JERUSALEM — Attackers from the Egyptian side of the border fired an anti-tank missile and gunshots at an Israeli military vehicle on Wednesday, wounding two soldiers in a rare cross-border incident, the military said.
The attack occurred in southern Negev Desert and the soldiers were evacuated to a hospital in Israel, the military said.
An Egyptian security official suggested the gunfire came from smugglers who were clashing with Egyptian troops at the time along the border with Israel.
The frontier between Israel and Egypt is normally quiet. The two countries signed a peace accord 35 years ago and have close security cooperation.
No one immediately claimed responsibility for Wednesday's attack but Islamic militants in Egypt's lawless Sinai Peninsula have attempted to carry out attacks against Israel in recent years. In September 2012, an Israeli soldier was killed in a similar shooting. A year earlier, a series of coordinated attacks killed seven Israelis.
Al-Qaida-linked militants in Sinai have also carried out deadly attacks against the Egyptian military, which has been trying to crack down on their activity in the desert.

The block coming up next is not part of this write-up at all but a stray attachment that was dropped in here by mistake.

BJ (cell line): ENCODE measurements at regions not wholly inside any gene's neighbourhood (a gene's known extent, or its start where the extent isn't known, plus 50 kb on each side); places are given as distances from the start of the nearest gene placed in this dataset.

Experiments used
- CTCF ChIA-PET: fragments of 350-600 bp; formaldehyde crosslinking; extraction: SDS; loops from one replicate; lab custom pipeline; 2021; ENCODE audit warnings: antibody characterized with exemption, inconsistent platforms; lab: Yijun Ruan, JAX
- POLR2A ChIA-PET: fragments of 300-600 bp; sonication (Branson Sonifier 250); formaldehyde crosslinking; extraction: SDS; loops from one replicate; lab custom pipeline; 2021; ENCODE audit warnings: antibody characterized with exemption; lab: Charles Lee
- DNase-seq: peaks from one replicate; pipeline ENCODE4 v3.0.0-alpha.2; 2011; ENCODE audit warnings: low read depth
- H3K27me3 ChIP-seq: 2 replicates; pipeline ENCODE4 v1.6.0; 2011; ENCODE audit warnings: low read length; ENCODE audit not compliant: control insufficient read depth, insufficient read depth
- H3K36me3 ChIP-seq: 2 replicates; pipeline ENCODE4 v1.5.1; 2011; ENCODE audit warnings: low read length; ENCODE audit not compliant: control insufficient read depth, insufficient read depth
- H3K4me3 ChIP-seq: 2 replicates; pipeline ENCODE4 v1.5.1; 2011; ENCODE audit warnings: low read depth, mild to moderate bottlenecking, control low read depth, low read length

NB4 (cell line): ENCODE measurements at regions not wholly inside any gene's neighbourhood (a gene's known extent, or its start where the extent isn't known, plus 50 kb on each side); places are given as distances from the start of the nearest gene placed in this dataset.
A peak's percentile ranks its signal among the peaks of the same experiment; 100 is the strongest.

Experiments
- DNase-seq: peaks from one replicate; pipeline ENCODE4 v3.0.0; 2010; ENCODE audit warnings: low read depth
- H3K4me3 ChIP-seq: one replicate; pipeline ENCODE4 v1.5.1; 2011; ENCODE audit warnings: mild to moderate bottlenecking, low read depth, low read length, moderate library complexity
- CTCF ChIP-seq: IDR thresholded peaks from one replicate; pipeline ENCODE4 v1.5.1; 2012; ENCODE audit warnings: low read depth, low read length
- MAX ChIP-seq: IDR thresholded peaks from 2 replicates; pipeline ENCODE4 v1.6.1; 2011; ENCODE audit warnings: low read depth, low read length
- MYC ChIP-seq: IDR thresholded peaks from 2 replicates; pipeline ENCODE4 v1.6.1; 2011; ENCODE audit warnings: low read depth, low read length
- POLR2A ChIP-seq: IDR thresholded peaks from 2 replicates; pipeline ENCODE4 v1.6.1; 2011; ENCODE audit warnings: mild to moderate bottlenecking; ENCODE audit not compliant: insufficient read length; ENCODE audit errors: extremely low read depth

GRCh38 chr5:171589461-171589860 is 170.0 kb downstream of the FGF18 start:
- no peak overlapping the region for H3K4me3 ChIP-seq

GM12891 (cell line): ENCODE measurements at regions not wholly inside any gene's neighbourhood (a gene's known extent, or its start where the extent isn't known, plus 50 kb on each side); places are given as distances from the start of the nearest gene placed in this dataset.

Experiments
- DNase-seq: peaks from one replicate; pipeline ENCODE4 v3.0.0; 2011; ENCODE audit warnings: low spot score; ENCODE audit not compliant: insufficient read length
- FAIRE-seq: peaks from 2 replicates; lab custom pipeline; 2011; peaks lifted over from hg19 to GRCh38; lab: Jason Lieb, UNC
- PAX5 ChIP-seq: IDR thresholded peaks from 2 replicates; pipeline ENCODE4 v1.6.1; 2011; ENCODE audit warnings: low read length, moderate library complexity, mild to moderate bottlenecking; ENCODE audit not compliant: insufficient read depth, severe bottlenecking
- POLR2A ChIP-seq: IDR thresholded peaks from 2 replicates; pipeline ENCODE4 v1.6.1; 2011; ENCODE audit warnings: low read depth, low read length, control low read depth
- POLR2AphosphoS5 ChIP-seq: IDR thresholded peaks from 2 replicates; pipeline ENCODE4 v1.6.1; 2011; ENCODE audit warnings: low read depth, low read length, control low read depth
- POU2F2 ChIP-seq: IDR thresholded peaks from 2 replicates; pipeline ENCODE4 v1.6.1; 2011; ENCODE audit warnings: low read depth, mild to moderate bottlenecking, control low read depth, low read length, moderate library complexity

The Israeli military said it has no indication yet who was behind the attack. It said that it dispatched troops to the area to make sure that no infiltration into its territory took place. In the meantime, it asked residents in the area to remain in their homes.
Israeli media said the two — a female officer and a male soldier — were moderately wounded.
The Egyptian security official said the attack on the Israeli convoy came during an exchange of fire between Egyptian troops engaging smugglers in the area while an Israeli convoy was driving by.
The official, speaking on condition of anonymity because he was not authorized to speak to media, said the Egyptian troops fired at the smugglers approaching the border and suggested the fire on the Israeli troops came from the smugglers.
The area is known to be an operation area for smugglers, but not considered an area where militants have access, he added.
Associated Press writer Ashraf Sweilam contributed to this report from el-Arish, Egypt.